The dhoti, also known as panche, dhuti, mardani, chaadra, dhotar or panchey, is a type of sarong, tied in a manner that outwardly resembles "loose trousers". It is a lower garment forming part of the national or ethnic costume for men in the Indian subcontinent. The dhoti is fashioned out of a rectangular piece of unstitched cloth, usually around 4.5 metres (15 ft) long, wrapped around the waist and the legs and knotted either in the front or the back. Dhotis come in plain or solid colours, silk dhotis with embroidered borders are considered to be formal wear. The dhoti is touted as the male counterpart of the sari worn by females to religious and secular ceremonies (functions).
The word dhoti is derived from dhauti (Sanskrit: धौती), meaning to "cleanse or wash". In the context of clothing, it simply refers to the cleansed garment which was worn as part of everyday attire:129 The dhoti evolved from the ancient antriya which was passed through the legs, tucked at the back and covered the legs loosely, then flowed into long pleats at front of the legs, the same way it is worn today as formal dhoti.:130 While informal dhoti wraps around both legs firmly, in this style the back side of dhoti is pulled to the front and tucked at the waist, before tucking the two loose ends at back, creating firmly fitted trouser-like dhoti that wraps around both legs.
Names in India
The garment is known by various names, such as:
a In Marathi, a dhotar is not the same as a pancha (plural panche).
While the former is worn around the waist, the latter is normally
used as a towel after a bath or shower (compare below).
Custom and usage
Dhoti is usually worn over a kaupinam or langot, types of loincloth undergarments.
The pancha is worn by many orthodox Jain men when they visit the temple for puja; unstitched clothing is believed by some Jains to be "less permeable to pollution" and therefore more appropriate for religious rituals than other garments. They also wear a loose, unstitched cloth, shorter than the pancha, on top.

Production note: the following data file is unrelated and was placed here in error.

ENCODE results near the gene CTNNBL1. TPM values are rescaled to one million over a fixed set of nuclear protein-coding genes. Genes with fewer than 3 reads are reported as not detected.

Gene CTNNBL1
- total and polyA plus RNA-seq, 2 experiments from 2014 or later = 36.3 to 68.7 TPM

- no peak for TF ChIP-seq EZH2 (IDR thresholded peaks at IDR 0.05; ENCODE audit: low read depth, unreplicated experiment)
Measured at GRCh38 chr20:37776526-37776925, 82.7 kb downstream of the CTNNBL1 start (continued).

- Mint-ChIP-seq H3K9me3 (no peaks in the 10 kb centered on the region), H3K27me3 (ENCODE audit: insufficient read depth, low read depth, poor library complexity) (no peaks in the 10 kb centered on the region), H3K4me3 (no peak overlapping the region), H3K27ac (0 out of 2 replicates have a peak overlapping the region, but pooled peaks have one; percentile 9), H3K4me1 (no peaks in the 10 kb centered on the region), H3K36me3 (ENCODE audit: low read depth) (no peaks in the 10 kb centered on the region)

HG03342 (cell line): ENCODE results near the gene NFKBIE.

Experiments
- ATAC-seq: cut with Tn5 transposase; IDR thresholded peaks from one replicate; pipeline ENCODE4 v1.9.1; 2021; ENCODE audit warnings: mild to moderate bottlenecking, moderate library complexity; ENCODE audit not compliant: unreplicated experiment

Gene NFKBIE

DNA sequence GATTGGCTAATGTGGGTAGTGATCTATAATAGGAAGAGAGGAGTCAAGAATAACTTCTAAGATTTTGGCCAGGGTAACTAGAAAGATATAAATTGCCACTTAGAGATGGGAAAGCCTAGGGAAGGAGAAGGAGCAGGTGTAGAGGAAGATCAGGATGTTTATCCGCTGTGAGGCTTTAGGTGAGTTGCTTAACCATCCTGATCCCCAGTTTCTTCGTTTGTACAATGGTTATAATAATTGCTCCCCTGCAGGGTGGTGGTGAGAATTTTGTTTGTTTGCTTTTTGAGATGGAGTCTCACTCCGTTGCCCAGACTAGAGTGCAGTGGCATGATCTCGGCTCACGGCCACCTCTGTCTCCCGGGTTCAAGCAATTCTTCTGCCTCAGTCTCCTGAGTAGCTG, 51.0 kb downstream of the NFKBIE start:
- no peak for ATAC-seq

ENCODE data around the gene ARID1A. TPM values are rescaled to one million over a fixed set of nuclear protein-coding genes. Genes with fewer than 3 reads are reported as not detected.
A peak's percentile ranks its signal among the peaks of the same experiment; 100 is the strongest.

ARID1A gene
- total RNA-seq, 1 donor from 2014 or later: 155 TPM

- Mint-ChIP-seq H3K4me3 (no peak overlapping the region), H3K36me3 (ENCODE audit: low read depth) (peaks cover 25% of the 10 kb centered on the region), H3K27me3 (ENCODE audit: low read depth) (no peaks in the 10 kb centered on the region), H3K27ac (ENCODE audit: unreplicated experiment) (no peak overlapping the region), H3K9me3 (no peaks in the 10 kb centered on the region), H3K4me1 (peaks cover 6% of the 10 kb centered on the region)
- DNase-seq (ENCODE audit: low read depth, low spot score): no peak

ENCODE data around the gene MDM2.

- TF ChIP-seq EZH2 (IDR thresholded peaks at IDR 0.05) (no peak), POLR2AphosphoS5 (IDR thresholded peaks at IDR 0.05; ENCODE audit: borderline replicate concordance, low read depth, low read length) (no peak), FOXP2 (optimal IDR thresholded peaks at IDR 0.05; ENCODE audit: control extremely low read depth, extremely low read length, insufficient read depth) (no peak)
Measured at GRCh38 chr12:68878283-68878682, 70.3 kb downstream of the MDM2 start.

Hare Krishna, known for its distinctive dress code, prompts Western adherents to wear pancha, usually of saffron or white cloth folded in a traditional style. Maharishi Mahesh Yogi was known for wearing a white silk dhoti.
In India, there's a distinction between the lungi, a similar but smaller garment often worn by people at their home as it is more casual and comfortable than dhoti, and the more formal dhoti that is sometimes worn by politicians.
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- Company, Fideler (1960). Life in Other Lands. Fideler. p. 78. Retrieved 3 January 2021.
It is arranged to look like a pair of baggy trousers. This garment is called a dhoti and is usually made of cotton.
- Bhandari, Vandana (2005). Costume, Textiles and Jewellery [i.e. Jewelry] of India: Traditions in Rajasthan. Mercury Books. p. 105. ISBN 9781904668893. Retrieved 3 January 2021.
One of the reasons for the dhoti's enduring popularity is its loose trouser - like form , which is convenient and extremely well - suited to the tropical Indian climate .
- K Parker, Lewis (1994). India. Rourke Book Company. p. 14. ISBN 9781559160056. Retrieved 3 January 2021.
Boys and men often wear a dhoti. This is a piece of white cloth wound around the waist. Dhotis look like comfortable, baggy pants.
- "Indian Dhoti". Indian Mirror. Archived from the original on 29 July 2020. Retrieved 3 January 2021.
- Avasthi, Vivek (14 January 2020). "Sarees for women, dhoti for men: Officer's dress code for Kashi temple irks minister". The Federal. Archived from the original on 5 August 2020. Retrieved 3 January 2021.
- Govind Sadashiv Ghurye (1951) Indian Costume
- Indian Costume by Govind Sadashiv Ghurye 1966
- Ancient Indian Costume By Roshen Alkazi 1996
- Cort, John E. (2001). Jains in the World: Religious Values and Ideology in India. Oxford University Press. p. 221. doi:10.1093/0195132343.001.0001. ISBN 9780195132342.
- Koppel, Lily (February 6, 2008). "Maharishi Mahesh Yogi, a Guide On the Beatles' Spiritual Path, Dies". New York Times. p. C.10.
- McLain, Sean (2014-07-23). "No Dhotis Please, We're Indian". Wall Street Journal. Retrieved 2017-11-03.
- Sankaralingam, Sathrukkan (2020-09-02). "Gandhi - Weaving a nation together". Minister White Blog. Retrieved 2020-09-02.